Singapore and New Zealand, 20 January 2023: Independent biopharmaceutical company Specialised Therapeutics Asia (ST) is pleased to announce that a new therapy to treat rare gastrointestinal stromal tumour (GIST) shown to improve survival has now been approved in New Zealand.
The therapy, QINLOCK® (ripretinib) has been approved for use by the country’s regulatory agency Medsafe for the treatment of adult patients with GIST who have received prior treatment with three or more kinase inhibitors, including imatinib.
It is currently being made available to eligible patients in New Zealand via a co-pay Access Program while it is considered by PHARMAC for reimbursement.
Cancer specialists said the approval was welcome news for NZ patients diagnosed with GIST.
In a joint statement, medical oncologists Dr Joanna Connor and Dr Clement Korenbaum from the Auckland City Hospital said QINLOCK would provide patients with more treatment options, aligning with international standard of care.
“QINLOCK offers clinically meaningful benefits in progression free and overall survival for patients living with advanced GIST,” they noted. “It offers an option for patients who have progressed on other treatments.”
“We would now support having fully funded access to QINLOCK for all those affected by advanced GIST who meet the pivotal study’s criteria.”
61-year-old Auckland grandfather and sales manager Tom Turrall was diagnosed with GIST earlier this year after being admitted to hospital for what doctors initially believed was a bleeding ulcer.
“The approval of QINLOCK means hope and an opportunity,” Mr Turrall said.
“I want to live to see my grandchildren grow. I want to live to be able to experience growing old with my wife. I want to live to be able to spend some time relaxing and enjoying what we have worked for. The approval of QINLOCK will remove a level of anxiety that I live with every day as it provides an opportunity for an additional treatment option.”
Mr Turrall said it was critical that PHARMAC now funded QINLOCK for patients to ensure all those who are eligible for treatment can afford the therapy.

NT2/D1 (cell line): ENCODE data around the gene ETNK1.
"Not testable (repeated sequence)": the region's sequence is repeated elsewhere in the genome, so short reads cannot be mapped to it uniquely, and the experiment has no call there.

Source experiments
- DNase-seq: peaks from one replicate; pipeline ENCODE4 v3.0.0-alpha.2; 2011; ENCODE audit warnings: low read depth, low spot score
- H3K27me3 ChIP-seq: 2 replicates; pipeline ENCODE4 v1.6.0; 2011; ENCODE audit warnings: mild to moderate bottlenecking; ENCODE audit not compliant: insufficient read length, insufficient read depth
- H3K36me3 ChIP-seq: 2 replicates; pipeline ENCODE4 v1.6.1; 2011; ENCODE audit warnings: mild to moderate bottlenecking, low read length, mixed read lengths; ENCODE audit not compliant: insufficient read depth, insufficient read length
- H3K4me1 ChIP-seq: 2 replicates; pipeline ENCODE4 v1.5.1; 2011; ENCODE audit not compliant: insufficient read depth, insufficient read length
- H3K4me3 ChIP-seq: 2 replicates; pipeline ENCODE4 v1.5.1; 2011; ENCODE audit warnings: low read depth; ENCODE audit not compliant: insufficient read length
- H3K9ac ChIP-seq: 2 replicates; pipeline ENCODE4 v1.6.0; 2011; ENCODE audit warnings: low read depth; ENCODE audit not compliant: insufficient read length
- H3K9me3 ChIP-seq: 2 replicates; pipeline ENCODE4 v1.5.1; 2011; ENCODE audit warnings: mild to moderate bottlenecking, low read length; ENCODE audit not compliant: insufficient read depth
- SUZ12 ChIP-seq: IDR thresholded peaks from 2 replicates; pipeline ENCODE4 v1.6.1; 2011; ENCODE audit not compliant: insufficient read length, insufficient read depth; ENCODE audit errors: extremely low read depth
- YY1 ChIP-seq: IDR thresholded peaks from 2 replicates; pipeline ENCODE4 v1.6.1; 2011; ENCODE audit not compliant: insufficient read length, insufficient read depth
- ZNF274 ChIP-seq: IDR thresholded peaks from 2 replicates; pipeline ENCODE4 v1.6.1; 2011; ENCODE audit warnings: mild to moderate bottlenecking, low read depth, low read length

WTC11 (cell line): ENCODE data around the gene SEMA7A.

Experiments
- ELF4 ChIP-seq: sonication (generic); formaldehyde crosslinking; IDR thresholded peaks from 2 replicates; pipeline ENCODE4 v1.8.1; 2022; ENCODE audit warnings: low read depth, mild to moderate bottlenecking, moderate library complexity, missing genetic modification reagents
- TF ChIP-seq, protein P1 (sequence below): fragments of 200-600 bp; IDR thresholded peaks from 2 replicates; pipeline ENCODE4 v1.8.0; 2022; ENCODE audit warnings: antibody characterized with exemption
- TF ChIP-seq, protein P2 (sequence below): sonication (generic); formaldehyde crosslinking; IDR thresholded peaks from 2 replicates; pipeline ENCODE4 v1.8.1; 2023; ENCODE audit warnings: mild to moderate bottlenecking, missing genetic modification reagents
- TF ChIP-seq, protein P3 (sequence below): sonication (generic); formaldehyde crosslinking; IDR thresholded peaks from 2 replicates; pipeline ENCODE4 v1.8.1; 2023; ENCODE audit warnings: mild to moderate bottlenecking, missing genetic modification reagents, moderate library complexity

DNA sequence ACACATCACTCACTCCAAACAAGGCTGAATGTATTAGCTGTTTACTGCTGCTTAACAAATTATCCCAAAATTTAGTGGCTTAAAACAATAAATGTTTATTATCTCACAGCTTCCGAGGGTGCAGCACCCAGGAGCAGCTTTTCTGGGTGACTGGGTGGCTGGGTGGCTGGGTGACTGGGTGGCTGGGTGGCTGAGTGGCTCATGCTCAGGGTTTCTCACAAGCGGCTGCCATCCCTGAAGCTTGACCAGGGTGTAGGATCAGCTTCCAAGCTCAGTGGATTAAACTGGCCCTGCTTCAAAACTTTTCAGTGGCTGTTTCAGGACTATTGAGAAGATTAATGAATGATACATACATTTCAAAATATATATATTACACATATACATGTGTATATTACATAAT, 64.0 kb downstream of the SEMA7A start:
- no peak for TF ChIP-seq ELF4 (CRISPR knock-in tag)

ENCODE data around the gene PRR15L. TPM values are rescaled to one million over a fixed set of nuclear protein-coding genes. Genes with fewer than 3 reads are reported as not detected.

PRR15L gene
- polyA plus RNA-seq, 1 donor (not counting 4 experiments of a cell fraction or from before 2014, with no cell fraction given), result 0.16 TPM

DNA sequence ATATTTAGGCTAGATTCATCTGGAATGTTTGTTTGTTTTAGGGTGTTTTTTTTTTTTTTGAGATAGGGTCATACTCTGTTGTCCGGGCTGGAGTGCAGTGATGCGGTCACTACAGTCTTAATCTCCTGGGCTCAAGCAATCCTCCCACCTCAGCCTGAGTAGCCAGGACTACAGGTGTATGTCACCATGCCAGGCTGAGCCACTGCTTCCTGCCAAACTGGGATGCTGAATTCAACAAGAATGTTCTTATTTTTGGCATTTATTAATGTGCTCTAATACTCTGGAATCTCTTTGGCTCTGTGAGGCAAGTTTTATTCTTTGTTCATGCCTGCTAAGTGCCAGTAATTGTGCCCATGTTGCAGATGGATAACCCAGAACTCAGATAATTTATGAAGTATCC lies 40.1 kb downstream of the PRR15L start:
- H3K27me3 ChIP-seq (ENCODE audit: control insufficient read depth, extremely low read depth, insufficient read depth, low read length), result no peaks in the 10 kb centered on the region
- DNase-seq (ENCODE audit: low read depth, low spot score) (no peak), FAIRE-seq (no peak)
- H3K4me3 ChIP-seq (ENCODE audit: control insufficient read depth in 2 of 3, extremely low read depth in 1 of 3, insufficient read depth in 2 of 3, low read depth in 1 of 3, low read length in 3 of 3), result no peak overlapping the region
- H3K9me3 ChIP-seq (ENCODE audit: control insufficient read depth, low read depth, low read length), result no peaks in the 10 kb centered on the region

“PHARMAC funding will mean the financial burden is eased. We consider ourselves the average Kiwi couple. We have worked hard for what we have accumulated and are looking forward to retirement. We are not sure what we will do if we have to fund (any) treatment ourselves.”
QINLOCK belongs to a class of drugs known as tyrosine kinase inhibitors, or TKIs. It is designed to inhibit key enzymes linked to tumour growth. In Australia it has been fully reimbursed on the Pharmaceutical Benefits Scheme since 2021.
A pivotal Phase 3 clinical trial of QINLOCK in patients with advanced GIST – the INVICTUS study – demonstrated that QINLOCK was able to significantly reduce the risk of disease progression by 85% (hazard ratio of 0.15, p<0.0001) with a median progression-free survival (PFS) of 6.3 months in patients administered QINLOCK, compared to 1.0 month in the placebo arm.1 In addition, in a long-term follow up analysis, patients in the QINLOCK arm demonstrated a median overall survival (OS) of 18.2 months compared to 6.3 months in the placebo arm and reduced the risk of death by 59% (hazard ratio of 0.41).1, 4
QINLOCK is made available in New Zealand by independent pharmaceutical company Specialised Therapeutics (ST) under an exclusive distribution agreement from US based Deciphera Pharmaceuticals.
ST Chief Executive Officer Carlo Montagner said QINLOCK was currently under review by PHARMAC.